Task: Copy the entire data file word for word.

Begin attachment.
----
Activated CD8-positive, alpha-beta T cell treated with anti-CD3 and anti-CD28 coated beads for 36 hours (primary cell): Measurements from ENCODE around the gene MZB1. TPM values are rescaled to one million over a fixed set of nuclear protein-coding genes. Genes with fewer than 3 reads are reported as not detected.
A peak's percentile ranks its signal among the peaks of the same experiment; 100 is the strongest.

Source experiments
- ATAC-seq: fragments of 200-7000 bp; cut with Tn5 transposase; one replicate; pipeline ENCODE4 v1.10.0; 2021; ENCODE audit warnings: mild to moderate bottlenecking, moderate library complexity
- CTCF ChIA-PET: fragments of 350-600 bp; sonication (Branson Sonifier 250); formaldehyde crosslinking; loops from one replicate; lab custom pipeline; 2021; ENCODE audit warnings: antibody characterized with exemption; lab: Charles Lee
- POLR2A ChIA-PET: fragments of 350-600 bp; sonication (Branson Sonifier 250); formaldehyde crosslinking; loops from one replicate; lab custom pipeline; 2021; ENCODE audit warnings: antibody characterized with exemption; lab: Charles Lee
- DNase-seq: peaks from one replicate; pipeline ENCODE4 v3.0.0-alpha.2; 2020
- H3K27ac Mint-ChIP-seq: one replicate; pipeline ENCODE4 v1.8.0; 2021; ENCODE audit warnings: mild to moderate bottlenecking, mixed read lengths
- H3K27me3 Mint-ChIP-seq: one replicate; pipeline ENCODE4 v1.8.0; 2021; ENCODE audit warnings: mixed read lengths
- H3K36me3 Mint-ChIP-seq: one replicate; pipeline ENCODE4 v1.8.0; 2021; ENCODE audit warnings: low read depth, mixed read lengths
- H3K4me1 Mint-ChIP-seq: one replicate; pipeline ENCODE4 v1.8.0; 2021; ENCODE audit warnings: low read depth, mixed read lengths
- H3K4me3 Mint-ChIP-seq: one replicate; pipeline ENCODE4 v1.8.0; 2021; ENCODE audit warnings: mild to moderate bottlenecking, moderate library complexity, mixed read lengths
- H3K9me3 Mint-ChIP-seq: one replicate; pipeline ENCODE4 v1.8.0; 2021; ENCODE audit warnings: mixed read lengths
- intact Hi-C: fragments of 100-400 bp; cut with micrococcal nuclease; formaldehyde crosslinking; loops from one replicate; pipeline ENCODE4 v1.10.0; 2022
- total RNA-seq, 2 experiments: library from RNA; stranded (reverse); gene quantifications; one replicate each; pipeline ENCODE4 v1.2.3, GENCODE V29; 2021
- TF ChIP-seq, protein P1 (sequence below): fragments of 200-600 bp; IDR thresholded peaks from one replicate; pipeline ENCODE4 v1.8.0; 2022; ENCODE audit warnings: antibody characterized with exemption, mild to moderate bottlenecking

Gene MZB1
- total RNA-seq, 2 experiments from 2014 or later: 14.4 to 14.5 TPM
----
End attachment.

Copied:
Activated CD8-positive, alpha-beta T cell treated with anti-CD3 and anti-CD28 coated beads for 36 hours (primary cell): Measurements from ENCODE around the gene MZB1. TPM values are rescaled to one million over a fixed set of nuclear protein-coding genes. Genes with fewer than 3 reads are reported as not detected.
A peak's percentile ranks its signal among the peaks of the same experiment; 100 is the strongest.

Source experiments
- ATAC-seq: fragments of 200-7000 bp; cut with Tn5 transposase; one replicate; pipeline ENCODE4 v1.10.0; 2021; ENCODE audit warnings: mild to moderate bottlenecking, moderate library complexity
- CTCF ChIA-PET: fragments of 350-600 bp; sonication (Branson Sonifier 250); formaldehyde crosslinking; loops from one replicate; lab custom pipeline; 2021; ENCODE audit warnings: antibody characterized with exemption; lab: Charles Lee
- POLR2A ChIA-PET: fragments of 350-600 bp; sonication (Branson Sonifier 250); formaldehyde crosslinking; loops from one replicate; lab custom pipeline; 2021; ENCODE audit warnings: antibody characterized with exemption; lab: Charles Lee
- DNase-seq: peaks from one replicate; pipeline ENCODE4 v3.0.0-alpha.2; 2020
- H3K27ac Mint-ChIP-seq: one replicate; pipeline ENCODE4 v1.8.0; 2021; ENCODE audit warnings: mild to moderate bottlenecking, mixed read lengths
- H3K27me3 Mint-ChIP-seq: one replicate; pipeline ENCODE4 v1.8.0; 2021; ENCODE audit warnings: mixed read lengths
- H3K36me3 Mint-ChIP-seq: one replicate; pipeline ENCODE4 v1.8.0; 2021; ENCODE audit warnings: low read depth, mixed read lengths
- H3K4me1 Mint-ChIP-seq: one replicate; pipeline ENCODE4 v1.8.0; 2021; ENCODE audit warnings: low read depth, mixed read lengths
- H3K4me3 Mint-ChIP-seq: one replicate; pipeline ENCODE4 v1.8.0; 2021; ENCODE audit warnings: mild to moderate bottlenecking, moderate library complexity, mixed read lengths
- H3K9me3 Mint-ChIP-seq: one replicate; pipeline ENCODE4 v1.8.0; 2021; ENCODE audit warnings: mixed read lengths
- intact Hi-C: fragments of 100-400 bp; cut with micrococcal nuclease; formaldehyde crosslinking; loops from one replicate; pipeline ENCODE4 v1.10.0; 2022
- total RNA-seq, 2 experiments: library from RNA; stranded (reverse); gene quantifications; one replicate each; pipeline ENCODE4 v1.2.3, GENCODE V29; 2021
- TF ChIP-seq, protein P1 (sequence below): fragments of 200-600 bp; IDR thresholded peaks from one replicate; pipeline ENCODE4 v1.8.0; 2022; ENCODE audit warnings: antibody characterized with exemption, mild to moderate bottlenecking

Gene MZB1
- total RNA-seq, 2 experiments from 2014 or later: 14.4 to 14.5 TPM